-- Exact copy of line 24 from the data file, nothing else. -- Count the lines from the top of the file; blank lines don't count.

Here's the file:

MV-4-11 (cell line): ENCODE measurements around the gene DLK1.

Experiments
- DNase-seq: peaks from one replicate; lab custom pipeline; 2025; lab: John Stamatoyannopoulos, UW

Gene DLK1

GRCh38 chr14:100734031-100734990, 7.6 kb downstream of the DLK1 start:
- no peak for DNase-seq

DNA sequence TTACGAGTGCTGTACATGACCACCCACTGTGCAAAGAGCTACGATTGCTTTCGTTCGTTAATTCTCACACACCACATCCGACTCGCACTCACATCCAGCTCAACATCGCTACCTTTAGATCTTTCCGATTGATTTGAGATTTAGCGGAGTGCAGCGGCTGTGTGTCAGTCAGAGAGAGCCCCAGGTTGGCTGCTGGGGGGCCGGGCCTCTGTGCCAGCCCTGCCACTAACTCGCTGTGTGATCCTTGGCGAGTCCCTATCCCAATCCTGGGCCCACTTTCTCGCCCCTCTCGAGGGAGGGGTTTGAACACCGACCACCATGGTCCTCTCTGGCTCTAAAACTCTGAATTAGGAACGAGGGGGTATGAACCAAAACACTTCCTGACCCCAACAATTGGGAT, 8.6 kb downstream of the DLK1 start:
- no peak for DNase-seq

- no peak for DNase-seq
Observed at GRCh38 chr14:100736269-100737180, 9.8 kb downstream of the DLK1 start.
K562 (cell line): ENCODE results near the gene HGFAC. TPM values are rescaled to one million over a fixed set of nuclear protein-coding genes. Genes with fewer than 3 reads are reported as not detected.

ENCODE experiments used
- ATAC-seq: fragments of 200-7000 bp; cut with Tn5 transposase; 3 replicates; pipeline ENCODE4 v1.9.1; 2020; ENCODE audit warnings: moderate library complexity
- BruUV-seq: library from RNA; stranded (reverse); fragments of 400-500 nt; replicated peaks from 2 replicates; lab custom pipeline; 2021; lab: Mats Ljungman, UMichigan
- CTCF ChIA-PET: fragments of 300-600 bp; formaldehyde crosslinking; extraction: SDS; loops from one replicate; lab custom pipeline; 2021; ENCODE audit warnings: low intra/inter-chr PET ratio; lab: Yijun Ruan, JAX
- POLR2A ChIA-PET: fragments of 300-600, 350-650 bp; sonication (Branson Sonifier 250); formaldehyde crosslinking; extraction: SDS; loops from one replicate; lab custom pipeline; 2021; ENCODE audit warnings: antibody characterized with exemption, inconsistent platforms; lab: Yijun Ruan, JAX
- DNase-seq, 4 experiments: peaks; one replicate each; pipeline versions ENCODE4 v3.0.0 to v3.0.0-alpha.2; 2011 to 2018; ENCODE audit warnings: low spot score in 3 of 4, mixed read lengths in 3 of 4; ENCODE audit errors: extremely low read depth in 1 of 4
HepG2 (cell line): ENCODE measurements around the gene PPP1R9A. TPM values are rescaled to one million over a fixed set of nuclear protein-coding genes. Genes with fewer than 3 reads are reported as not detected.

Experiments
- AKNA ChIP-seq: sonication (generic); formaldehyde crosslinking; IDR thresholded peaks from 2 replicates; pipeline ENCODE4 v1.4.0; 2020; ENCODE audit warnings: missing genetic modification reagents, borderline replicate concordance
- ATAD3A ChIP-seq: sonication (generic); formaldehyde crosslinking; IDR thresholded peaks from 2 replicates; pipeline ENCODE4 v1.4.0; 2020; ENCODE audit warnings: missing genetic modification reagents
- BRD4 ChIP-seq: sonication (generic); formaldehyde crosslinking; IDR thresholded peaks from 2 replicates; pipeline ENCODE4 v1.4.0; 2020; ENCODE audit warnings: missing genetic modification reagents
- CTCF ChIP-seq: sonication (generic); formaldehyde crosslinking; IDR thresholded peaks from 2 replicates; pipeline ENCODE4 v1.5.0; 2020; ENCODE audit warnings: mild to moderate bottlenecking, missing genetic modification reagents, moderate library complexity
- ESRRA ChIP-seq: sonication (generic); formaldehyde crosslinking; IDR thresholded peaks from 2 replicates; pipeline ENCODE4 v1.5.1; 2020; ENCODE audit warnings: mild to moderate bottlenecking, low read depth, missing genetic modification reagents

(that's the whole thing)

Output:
- ESRRA ChIP-seq: sonication (generic); formaldehyde crosslinking; IDR thresholded peaks from 2 replicates; pipeline ENCODE4 v1.5.1; 2020; ENCODE audit warnings: mild to moderate bottlenecking, low read depth, missing genetic modification reagents